The Best Exotic Marigold Hotel – 2012

Director John Madden
Starring Dame Judi Dench, Bill Nighy, Penelope Wilton, Dame Maggie Smith, Tom Wilkinson, Ronald Pickup, Celia Imrie, Dev Patel, Tena Desae
Screenplay Ol Parker

“Why would you not go out?  There’s so much to see.  All life is here, Mrs. Ainsle.”

The relationship between India and England is a complex and wonderful one.  Formerly a subject state, India is now as it has been for centuries, somewhat of a vacation destination for British citizens. Ancient and modern simultaneously; primitive and advanced: India is a complex wonder of the world.  For a variety of reasons, a group of retirement age Brits decide that their options are limited enough in England, they all take an offer to stay, perhaps retire at a ramshackle place known as The Best Exotic Marigold Hotel.

The hotel is run by a young entrepreneur, Sonny (Patel), who owns 1/3 share with his two brothers owning the rest.  He has boundless enthusiasm in his driven by his wish to rise beyond his station in life, and avoid his arranged marriage.  His relationship with his girlfriend (Desae) seems doomed from both sides.

Each of the characters have their own journey, interweaving and moving on with their lives.  Their stories, while unique, are not necessarily unpredictable.  Even so, the acting is so good, each one is very touching in the end.  My favorite path is that of Muriel Donnelly (Smith), the racist former housekeeper who needed to get an inexpensive hip replacement in an expedited fashion.  She moves from helpless and bitter to having her eyes opened the plight of the lowest caste of India.  Dame Smith has an economy of acting style that reminds me of Clint Eastwood.  She gets better with age.

Similarly, Dame Dench acts as the glue to this story, with a vibrant performance and range of emotions that simply cannot be matched by virtually any actors out there.  Hearing her recite her blog posts provides an intriguing resonance.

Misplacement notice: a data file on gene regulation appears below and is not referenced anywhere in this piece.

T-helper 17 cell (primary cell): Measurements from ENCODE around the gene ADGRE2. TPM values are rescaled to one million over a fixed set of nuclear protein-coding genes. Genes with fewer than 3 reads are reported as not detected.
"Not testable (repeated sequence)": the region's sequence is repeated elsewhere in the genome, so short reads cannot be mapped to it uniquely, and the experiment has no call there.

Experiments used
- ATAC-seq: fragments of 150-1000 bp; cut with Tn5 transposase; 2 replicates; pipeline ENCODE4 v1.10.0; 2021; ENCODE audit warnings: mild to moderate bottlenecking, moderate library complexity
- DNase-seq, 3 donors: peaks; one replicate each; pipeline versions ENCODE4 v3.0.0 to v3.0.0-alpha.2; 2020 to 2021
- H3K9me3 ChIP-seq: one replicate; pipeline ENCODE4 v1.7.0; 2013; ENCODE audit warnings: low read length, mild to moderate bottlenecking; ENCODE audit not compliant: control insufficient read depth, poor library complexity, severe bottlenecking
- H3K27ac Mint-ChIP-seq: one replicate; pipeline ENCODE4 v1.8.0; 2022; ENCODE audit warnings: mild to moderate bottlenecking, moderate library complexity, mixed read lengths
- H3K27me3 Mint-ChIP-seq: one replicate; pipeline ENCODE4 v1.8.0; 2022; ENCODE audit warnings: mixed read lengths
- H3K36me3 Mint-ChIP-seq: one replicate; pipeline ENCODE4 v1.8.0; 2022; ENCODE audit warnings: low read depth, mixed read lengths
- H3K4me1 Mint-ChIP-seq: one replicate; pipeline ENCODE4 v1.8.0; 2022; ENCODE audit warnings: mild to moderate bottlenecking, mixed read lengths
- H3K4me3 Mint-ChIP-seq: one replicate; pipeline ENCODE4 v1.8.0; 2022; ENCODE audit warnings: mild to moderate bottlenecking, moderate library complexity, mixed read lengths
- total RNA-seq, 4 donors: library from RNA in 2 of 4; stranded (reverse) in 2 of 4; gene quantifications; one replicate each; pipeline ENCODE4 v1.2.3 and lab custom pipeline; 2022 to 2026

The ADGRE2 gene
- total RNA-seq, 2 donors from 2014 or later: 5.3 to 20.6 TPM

My wife feels the same way about Tom Wilkinson as I do about Dench.  The highest praise she can give, I think, was when she stated “He is my new Jerry Orbach.”  His character is deep as the Ocean, emotionally.  I have not seen him this effective since In The Bedroom.

Equally enjoyable it Bill Nighy and Penelope Wilton as a married couple at the end of their rope.  Nighy’s Douglas Ainslie is an optomistic man by nature, but recent investment troubles have revealed a chasm between he and his more pessimistic wife.  His gentle demeanor is very touching, and Wilton’s screeching resistance to anything new is a familiar emotion to those scared of change If it is hard to watch at times, it’s only because if feels so real.

Madden’s directing style is fluid and effortless.  His lens takes in the beauty of India without making the noise overwhelming.  In so many movies, from Outsourced to Vanity Fair and Monsoon Wedding, the country is hard to make anything but glamorous, even if Slumdog Millionaire tried.  It’s a confident effort that puts Ol Parker’s words to their most effective use.  One can’t be too sure how much of the navigation of the caste system is completely believable, but the resolution of the Hotel crisis is very amusing and it just feels right.  Just like the rest of this film.

(****1/2 out of *****)


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